Were Stocks to Follow Housing Market, S&P Would Trade Below 700!

Real estate downturns have a way of leading to recessions and stock market slumps, reports Fortune. Check this chart from Liz Ann Sonders, chief investment strategist at Charles Schwab & Co., that plots the National Association of Home Builders' Housing Market index - a monthly measure of builder confidence - against the Standard & Poor's 500 stock market index, with a one-year lag. 

It turns out that the mood of builders is a terrific stock market bellwether: The correlation between current builder confidence and future stock market returns over the past ten years is downright unnerving. Why worry now? Over the past year, the NAHB housing index plummeted 54%. Were stocks to follow suit, the S&P - 1400 in late October - would be trading below 700 this time next year. 

Some economists believe that the effects of the housing correction will be entirely contained within the housing sector. Corporate balance sheets are stronger than they've been in years, with U.S. companies sitting on $600 billion in cash. Interest rates are stable, and may decline. Falling energy prices are easing the burden on energy-intensive industries like chemicals and airlines.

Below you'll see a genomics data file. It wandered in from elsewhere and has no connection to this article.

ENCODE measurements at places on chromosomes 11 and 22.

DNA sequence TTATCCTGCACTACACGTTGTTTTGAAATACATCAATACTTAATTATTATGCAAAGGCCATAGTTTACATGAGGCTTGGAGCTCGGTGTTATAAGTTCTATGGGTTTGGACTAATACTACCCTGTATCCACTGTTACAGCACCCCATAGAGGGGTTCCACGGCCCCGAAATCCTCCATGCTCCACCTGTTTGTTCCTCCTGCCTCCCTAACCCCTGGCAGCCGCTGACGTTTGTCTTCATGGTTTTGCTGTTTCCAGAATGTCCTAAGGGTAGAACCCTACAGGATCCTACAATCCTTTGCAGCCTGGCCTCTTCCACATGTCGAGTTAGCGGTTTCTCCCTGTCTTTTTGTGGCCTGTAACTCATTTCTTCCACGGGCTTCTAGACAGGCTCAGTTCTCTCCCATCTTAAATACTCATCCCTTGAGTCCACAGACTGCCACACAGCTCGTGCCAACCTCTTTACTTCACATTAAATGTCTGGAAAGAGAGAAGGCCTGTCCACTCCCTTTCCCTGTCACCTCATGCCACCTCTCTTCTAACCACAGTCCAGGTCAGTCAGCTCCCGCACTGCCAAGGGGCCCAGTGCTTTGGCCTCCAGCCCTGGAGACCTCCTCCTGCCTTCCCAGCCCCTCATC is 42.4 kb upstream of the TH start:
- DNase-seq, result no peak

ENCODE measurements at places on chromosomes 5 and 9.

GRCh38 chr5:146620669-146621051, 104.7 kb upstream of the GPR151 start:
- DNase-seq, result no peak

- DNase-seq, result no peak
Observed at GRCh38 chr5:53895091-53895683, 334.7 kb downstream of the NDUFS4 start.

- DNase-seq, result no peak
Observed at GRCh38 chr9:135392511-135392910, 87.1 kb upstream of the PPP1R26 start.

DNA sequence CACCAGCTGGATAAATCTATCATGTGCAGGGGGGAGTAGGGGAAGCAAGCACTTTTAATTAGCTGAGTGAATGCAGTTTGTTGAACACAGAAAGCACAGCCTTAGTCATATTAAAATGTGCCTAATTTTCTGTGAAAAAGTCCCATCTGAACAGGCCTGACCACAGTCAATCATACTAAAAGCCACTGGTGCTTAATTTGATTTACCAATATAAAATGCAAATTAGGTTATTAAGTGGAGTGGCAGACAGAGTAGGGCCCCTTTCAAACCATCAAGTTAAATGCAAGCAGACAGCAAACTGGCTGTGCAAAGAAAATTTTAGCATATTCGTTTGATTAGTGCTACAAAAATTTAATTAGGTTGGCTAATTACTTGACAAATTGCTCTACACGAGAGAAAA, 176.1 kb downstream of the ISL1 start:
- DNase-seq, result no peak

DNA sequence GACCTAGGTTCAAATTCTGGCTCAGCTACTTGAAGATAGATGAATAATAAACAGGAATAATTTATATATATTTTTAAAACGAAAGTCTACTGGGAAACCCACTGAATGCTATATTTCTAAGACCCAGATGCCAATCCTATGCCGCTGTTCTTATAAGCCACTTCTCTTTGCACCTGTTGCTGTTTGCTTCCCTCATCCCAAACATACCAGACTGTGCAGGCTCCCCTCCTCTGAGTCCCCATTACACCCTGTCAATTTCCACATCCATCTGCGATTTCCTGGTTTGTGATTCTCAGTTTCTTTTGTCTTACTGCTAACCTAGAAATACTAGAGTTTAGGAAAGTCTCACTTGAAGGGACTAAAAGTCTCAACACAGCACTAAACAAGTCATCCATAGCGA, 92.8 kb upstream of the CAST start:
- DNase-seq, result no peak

Can the Economy Survive the Housing Bust? 

  • Real Trends newsletter thinks the Real estate brokers industry might end up loosing some 15% of its workforce or 200,000 agents.
  • In many once-hot regions, house order cancellation rates are running above 40%, new-home sales volume has dropped 50%, and new-home prices are down 10% to 25%. 
  • U.S. homeowners pulled more than $450 billion in equity out of their homes last year and are on pace for a similar bonanza in 2006. But the falling home prices could stall this.

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